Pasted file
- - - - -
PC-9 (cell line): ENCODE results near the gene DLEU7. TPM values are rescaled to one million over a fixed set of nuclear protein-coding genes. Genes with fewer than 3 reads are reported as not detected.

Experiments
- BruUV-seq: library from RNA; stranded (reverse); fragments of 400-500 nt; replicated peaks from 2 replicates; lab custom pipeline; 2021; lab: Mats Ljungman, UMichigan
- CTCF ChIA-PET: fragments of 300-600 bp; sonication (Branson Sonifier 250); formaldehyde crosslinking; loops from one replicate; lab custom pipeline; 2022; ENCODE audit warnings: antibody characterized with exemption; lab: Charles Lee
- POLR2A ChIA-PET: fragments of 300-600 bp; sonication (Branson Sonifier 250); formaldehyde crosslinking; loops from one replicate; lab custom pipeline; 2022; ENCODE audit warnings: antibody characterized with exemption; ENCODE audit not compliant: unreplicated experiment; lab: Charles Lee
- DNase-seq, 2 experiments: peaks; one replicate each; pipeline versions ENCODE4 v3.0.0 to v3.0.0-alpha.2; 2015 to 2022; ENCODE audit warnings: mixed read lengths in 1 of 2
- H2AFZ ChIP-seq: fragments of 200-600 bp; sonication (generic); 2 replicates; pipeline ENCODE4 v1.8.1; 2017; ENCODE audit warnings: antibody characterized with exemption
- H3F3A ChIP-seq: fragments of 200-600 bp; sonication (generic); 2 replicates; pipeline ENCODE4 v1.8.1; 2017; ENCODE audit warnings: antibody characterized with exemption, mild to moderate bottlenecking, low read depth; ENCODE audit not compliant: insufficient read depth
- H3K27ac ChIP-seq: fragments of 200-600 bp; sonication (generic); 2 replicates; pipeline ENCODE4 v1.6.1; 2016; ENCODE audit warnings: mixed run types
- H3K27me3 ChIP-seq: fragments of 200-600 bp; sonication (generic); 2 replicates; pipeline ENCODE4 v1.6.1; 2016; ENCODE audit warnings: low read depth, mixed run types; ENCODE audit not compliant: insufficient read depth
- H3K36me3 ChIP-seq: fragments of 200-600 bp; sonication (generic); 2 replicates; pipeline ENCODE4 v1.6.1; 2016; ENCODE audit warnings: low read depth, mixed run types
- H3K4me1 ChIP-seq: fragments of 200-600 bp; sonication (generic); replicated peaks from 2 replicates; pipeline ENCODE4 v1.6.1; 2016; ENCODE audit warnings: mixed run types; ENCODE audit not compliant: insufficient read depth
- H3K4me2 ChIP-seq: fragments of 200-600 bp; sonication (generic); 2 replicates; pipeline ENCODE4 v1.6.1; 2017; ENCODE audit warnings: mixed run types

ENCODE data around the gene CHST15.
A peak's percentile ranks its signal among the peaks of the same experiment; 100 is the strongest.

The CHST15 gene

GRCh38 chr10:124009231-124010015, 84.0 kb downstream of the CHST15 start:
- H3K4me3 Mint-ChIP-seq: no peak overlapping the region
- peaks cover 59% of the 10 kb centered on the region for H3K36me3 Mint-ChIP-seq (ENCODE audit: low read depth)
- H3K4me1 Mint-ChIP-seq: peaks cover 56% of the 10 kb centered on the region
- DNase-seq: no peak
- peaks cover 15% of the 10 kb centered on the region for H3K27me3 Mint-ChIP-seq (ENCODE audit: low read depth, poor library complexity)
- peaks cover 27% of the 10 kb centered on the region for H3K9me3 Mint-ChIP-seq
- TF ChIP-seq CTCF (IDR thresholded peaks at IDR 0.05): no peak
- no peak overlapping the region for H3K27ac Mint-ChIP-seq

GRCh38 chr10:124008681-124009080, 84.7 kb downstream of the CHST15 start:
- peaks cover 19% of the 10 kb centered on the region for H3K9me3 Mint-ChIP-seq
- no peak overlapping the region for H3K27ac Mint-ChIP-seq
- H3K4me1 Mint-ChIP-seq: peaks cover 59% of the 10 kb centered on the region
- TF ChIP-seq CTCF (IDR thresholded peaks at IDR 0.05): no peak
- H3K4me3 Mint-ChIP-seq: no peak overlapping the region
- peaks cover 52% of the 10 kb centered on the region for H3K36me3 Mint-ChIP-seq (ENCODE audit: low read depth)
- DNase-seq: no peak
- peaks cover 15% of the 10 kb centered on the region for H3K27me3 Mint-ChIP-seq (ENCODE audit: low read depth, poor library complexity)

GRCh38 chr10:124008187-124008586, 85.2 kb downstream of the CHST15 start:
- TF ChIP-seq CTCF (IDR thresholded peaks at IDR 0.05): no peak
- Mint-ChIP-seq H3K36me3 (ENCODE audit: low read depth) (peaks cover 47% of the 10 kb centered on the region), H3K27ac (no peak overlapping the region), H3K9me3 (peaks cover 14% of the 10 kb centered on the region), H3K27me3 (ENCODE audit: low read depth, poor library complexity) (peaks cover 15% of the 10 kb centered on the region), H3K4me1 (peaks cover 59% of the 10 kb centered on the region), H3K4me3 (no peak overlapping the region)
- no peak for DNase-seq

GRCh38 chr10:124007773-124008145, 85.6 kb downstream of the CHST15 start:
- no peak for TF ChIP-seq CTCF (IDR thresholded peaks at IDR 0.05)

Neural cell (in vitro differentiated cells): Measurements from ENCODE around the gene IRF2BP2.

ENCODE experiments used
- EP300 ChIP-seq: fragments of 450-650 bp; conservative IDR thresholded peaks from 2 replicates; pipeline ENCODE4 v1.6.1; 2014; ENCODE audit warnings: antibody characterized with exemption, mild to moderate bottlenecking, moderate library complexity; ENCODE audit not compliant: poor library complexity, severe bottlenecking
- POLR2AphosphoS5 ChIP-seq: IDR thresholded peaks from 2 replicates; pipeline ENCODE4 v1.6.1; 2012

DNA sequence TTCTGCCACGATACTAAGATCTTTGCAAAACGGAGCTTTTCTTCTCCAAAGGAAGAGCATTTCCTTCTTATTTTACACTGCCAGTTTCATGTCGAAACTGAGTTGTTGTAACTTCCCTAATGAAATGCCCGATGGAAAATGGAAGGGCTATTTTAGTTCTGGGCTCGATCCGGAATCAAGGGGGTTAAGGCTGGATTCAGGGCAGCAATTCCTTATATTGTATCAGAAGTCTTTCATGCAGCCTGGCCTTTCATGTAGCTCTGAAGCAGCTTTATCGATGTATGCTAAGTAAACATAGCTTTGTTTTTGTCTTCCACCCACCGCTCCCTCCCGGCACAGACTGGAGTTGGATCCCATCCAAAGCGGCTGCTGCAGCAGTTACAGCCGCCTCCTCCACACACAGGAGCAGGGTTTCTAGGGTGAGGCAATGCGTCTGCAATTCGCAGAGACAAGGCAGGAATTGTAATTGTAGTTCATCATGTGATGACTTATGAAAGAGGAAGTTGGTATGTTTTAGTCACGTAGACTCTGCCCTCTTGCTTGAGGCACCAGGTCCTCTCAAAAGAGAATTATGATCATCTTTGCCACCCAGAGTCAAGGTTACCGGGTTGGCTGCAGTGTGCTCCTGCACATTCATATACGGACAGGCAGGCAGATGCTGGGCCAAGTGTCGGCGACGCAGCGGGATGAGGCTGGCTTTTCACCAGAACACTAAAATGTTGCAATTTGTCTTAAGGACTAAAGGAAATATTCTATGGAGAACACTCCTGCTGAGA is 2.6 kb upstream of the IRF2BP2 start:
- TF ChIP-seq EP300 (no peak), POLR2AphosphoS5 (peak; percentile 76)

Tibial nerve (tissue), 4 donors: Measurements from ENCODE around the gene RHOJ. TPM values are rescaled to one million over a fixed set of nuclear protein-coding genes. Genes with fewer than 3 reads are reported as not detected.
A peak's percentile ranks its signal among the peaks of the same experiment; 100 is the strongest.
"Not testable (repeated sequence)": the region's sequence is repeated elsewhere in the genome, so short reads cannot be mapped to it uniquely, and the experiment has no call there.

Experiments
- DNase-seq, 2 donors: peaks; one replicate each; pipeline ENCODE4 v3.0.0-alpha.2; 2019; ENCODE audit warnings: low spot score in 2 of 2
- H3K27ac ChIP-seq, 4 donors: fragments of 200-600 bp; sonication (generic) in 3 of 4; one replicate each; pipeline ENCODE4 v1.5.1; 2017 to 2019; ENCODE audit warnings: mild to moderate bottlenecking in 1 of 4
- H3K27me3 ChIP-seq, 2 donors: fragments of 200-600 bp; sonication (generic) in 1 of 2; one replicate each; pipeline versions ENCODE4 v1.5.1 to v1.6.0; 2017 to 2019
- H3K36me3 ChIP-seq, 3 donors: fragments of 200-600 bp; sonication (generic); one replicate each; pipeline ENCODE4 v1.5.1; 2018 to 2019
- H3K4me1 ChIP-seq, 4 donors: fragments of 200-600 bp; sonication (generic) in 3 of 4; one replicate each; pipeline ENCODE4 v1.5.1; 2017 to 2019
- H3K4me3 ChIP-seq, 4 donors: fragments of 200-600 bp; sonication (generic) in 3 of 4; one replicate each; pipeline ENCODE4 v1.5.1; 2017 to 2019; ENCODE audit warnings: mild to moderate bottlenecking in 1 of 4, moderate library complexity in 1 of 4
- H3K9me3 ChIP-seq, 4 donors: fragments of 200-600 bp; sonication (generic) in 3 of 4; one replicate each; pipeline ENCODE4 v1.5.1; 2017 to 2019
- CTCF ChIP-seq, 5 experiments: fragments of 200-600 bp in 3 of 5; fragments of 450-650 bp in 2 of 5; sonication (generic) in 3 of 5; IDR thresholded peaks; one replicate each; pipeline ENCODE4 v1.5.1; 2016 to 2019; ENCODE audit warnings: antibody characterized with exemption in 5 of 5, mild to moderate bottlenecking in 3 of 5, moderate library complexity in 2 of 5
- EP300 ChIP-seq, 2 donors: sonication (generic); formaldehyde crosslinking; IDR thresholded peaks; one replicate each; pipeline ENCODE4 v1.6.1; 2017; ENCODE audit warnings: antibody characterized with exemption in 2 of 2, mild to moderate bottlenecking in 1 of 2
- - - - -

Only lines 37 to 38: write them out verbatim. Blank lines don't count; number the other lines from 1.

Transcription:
- Mint-ChIP-seq H3K36me3 (ENCODE audit: low read depth) (peaks cover 47% of the 10 kb centered on the region), H3K27ac (no peak overlapping the region), H3K9me3 (peaks cover 14% of the 10 kb centered on the region), H3K27me3 (ENCODE audit: low read depth, poor library complexity) (peaks cover 15% of the 10 kb centered on the region), H3K4me1 (peaks cover 59% of the 10 kb centered on the region), H3K4me3 (no peak overlapping the region)
- no peak for DNase-seq